Alexander Pope is one of the lesser-known titans of english poetry. He isn’t Shakespeare, the undisputed master of the sonnet, whom practically the whole world knows by name. He isn’t Wordsworth either, who largely revolutionized English poetry by introducing the idea that high poetry didn’t have to be reserved for the highest classes. He was simply an 18th-century English poet who is remarkably largely for being the best at the kind of poetry everyone was doing in those days. Most people don’t recognize his name at all, and those who do probably only know him as the eminently quotable man behind such lines as “To err is human, to forgive, divine.”
Upon closer study, though, his work reveals itself both to be simultaneously more and less laudable that it at first seems. Close reading shows his work to be technically masterful, and well worth a study of how rhyme, meter, and wordplay can be used to their best effect. But diving into his subject matter reveals a poet both concerned with nothing of great importance and, by our own standards, disturbingly misled. His most famous poem “The Rape of The Lock,” trivializes a somewhat profound violation acted upon a woman in British society, and this is far from his only problematic work. All throughout, his poetry reveals a deep sexism that’s hard to stomach, and it seems that he doesn’t even make an effort to grapple with these aspects of himself.
However, one of the biggest reasons Pope wrote the way he did was because of the time in which he lived. Many of the greatest poets of the English tradition lived and wrote in times of great uncertainty. While Milton crafted his epic, he was simultaneously grappling with the aftermath of an English revolution he himself had supported. Wordsworth transformed English poetry while England itself was transforming due to the industrial revolution. When Pope was writing his poetry, on the other hand, England was floating in a relatively calm patch of its history, and nothing large seemed to be at stake. Because of this, Pope was allowed to both focus on the least important aspects of life in his own poetry and never question his own beliefs and biases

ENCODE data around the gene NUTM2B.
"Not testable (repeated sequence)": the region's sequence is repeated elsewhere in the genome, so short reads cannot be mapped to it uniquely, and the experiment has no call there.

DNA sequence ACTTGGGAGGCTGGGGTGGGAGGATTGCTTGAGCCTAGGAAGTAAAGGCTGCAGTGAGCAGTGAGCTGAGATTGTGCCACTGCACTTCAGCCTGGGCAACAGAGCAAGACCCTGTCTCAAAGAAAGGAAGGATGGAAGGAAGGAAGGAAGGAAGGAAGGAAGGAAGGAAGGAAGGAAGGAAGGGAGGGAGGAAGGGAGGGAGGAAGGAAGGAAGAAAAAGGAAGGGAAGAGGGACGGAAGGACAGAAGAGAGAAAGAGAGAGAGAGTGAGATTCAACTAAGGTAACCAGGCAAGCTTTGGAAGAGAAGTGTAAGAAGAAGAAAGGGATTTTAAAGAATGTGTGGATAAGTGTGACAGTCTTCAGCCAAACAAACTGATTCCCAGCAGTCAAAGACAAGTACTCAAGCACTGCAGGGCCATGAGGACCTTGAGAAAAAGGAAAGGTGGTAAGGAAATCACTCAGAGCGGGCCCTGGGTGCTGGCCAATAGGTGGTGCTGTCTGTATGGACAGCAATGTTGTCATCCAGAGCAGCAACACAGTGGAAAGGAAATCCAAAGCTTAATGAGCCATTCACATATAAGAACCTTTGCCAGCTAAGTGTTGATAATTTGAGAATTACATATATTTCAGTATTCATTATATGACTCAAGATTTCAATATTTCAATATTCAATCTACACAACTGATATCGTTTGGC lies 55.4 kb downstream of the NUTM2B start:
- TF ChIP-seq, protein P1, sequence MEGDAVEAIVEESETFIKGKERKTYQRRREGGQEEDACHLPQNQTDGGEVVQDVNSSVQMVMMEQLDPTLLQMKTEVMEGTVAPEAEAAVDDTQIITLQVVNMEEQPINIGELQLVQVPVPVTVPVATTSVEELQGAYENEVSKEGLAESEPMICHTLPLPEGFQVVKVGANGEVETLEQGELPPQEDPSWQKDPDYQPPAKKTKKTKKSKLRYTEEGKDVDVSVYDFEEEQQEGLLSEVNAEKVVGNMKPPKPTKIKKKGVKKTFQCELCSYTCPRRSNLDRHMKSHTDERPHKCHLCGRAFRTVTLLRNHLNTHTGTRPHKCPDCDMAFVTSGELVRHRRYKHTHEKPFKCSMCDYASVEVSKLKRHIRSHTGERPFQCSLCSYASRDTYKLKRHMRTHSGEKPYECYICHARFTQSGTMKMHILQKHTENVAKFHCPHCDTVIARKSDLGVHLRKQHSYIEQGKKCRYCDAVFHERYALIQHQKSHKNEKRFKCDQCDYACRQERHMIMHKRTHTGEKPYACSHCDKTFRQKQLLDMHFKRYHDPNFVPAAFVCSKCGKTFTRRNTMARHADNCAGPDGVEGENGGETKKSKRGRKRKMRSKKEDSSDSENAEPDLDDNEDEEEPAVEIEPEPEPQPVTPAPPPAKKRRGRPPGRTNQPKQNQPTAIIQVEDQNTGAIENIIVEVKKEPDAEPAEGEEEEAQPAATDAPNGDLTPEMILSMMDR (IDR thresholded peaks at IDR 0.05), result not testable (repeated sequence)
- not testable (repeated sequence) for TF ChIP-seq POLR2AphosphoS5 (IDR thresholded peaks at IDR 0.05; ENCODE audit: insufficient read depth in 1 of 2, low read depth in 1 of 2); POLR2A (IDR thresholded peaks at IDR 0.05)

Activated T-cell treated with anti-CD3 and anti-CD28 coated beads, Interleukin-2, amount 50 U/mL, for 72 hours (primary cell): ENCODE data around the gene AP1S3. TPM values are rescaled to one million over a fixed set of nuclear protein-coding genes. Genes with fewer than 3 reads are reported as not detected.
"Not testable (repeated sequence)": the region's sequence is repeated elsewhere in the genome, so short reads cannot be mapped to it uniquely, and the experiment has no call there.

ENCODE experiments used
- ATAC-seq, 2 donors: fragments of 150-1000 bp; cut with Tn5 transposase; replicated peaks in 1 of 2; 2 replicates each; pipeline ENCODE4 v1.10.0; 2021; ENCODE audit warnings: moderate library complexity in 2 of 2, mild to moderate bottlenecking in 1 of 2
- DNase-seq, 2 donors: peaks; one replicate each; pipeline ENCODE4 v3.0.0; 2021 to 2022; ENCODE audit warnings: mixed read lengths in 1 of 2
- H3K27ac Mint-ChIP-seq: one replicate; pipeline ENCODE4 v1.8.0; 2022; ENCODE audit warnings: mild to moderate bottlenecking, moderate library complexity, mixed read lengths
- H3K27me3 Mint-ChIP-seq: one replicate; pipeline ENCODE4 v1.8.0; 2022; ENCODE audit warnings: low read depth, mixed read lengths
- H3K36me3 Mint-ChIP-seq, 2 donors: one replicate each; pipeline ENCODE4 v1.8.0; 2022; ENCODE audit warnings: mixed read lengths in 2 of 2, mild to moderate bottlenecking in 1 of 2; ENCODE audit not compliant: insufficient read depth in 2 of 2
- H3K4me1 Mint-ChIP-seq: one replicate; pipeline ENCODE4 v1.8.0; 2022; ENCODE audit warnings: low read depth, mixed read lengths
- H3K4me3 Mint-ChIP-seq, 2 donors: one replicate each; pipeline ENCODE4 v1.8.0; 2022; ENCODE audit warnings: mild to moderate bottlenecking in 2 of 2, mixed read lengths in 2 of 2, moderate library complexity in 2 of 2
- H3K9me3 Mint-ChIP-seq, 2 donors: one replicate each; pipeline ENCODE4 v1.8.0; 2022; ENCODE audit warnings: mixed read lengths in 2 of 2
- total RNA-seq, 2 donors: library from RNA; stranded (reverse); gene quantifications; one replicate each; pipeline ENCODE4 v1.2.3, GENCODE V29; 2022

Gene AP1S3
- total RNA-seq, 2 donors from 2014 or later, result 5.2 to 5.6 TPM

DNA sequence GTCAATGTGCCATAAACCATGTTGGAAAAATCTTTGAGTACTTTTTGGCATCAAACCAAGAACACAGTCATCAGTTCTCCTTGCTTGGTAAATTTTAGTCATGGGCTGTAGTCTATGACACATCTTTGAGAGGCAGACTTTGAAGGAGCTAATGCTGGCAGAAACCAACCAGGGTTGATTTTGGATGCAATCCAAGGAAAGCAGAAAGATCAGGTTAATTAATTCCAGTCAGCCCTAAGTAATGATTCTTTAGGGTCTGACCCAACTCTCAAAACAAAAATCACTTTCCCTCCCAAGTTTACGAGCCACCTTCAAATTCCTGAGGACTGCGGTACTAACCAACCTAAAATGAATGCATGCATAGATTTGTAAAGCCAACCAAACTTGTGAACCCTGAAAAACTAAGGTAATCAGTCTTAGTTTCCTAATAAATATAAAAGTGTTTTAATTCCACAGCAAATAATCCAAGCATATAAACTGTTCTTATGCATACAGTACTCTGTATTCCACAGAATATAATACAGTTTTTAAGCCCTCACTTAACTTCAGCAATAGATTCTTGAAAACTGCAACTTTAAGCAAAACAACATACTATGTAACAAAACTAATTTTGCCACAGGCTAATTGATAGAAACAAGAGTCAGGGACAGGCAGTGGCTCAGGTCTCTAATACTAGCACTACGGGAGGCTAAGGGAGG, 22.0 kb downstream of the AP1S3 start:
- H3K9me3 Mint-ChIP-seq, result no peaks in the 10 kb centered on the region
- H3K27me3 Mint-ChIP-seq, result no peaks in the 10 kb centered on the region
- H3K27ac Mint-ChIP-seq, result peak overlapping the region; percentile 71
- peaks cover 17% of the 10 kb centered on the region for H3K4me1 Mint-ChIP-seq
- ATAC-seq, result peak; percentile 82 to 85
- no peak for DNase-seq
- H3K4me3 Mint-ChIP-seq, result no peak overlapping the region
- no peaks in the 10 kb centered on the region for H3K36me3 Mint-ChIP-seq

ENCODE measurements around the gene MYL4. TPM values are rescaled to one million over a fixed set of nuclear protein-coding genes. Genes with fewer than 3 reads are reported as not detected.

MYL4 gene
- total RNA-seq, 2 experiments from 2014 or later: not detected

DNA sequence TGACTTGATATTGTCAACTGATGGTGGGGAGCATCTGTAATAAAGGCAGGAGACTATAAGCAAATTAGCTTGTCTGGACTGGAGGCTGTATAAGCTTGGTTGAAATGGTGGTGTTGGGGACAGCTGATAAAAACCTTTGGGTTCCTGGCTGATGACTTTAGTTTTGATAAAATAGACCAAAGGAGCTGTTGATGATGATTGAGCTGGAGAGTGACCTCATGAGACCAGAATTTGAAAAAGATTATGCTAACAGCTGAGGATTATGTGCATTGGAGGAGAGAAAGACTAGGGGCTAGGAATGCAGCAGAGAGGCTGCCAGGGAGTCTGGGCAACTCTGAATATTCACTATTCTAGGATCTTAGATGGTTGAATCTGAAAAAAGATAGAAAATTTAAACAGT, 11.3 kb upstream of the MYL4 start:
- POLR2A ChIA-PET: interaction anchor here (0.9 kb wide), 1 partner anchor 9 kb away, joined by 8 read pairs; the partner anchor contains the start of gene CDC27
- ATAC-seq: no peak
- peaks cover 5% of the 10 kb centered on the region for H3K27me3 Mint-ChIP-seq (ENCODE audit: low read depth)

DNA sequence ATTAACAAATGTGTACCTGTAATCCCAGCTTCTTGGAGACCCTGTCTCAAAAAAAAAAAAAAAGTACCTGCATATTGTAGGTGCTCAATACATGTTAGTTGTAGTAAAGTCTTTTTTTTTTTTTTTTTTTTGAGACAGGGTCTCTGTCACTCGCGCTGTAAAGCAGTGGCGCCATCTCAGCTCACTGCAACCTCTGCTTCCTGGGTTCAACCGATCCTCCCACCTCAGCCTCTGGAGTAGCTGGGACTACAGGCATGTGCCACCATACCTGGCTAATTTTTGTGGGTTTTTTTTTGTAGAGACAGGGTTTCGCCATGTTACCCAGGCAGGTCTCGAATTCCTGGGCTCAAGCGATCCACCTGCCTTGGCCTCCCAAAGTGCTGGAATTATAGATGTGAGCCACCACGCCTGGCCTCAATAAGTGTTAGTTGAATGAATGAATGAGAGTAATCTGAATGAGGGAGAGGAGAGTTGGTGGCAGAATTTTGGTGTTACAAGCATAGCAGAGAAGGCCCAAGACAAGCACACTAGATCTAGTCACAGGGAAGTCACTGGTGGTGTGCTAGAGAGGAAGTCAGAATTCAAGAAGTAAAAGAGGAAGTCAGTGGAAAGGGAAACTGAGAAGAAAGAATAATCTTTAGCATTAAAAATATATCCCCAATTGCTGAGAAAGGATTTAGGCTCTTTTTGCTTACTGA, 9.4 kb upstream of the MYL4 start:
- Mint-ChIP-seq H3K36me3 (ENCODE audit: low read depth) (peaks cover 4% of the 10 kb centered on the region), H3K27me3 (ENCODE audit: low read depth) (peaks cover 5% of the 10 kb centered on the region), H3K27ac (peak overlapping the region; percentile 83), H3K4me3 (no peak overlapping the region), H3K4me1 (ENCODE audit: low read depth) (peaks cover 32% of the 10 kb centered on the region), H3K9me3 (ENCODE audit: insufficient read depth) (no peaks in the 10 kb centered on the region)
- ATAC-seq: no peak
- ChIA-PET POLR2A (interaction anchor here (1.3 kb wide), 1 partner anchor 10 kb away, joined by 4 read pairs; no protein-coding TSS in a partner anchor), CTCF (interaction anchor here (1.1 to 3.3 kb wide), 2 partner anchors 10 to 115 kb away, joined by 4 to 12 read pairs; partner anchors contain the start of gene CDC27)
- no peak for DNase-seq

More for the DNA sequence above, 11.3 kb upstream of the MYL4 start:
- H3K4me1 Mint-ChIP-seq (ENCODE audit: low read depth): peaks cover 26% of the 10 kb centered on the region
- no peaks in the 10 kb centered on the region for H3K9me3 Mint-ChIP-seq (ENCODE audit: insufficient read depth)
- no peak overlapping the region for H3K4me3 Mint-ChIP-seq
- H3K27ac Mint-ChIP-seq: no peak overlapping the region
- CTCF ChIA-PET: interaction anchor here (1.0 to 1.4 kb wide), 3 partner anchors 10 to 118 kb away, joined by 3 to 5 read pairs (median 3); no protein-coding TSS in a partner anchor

In that vein, I think there’s room for Pope’s irreverent, disrespectful, scathing tone to be revived and used as a tool for protest, however slight it might be, in today’s political environment. After all, leaders like Trump hate more than anything else to be diminished and mocked, as his own fixation on the size of his hands and Alec Baldwin’s portrayal of him. Beyond this, Pope was one of the first English poets who could make a living solely based on his writing. His style, with its rhyming couplets, simple construction, and entertaining tone, was just about tailor-made to be widely circulated and enjoyed by a great many people. Mimicry of such a style could possibly reach just as far, bringing a sharp, entertaining criticism of Trump to a great many people.
This is not to say, of course, that any mocking poetry of a person like Trump is meaningful. Such entertaining critiques must be constructed as Pope’s themselves were, wrapped tightly and technically around a single kernel of thought or criticism. With that in mind, I present to you, my wonderful readers, the following, written for a paper during my final semester of college: a snippet of news, and the poem that arose from it, based on my frustration with praise of a frankly rather terrifying and lackluster speech to Congress. Enjoy!
“The instant reviews of President Donald Trump’s speech to Congress on Tuesday night are in, and some of them are raves. Trump had scarcely left the House chamber when Fox News’s Chris Wallace credited him with reinventing the art of giving speeches to joint sessions of Congress. “I feel like, tonight, Donald Trump became the President of the United States,” Wallace opined. His colleague Dana Perino didn’t go quite that far, but she did rate the performance ‘the best speech he’—Trump—‘has ever given.’”
And now, for the poem:
As Dunce the third from throne did thence retire,
And t’ward his second, golden, did aspire
To coax from princely cheeks a steaming load
Much like the one on Congress just bestowed
A horde of duncelets sallied to the fore
Their fingers, arms to fight their mighty war
On screens and keyboards, radios and shows
Each sure of what no other person knows
Declaring truth for all the world to hear
That let it pass, unblocked, from ear to ear
To claim that dunce is king, and dunce no more!
Or that his crown fits better than before!
Alike to as, when babes begin to speak
Proud parents glean their fluency in Greek
The chance for this to make a real impact, I understand, is probably very low. But this kind of populist poetry, with its easy reading, broad appeal, and scathing tone, is perhaps my best chance as a writer to make something both meaningful and impactful. And if I see such a chance, should I not take it?
With Excitement and optimism,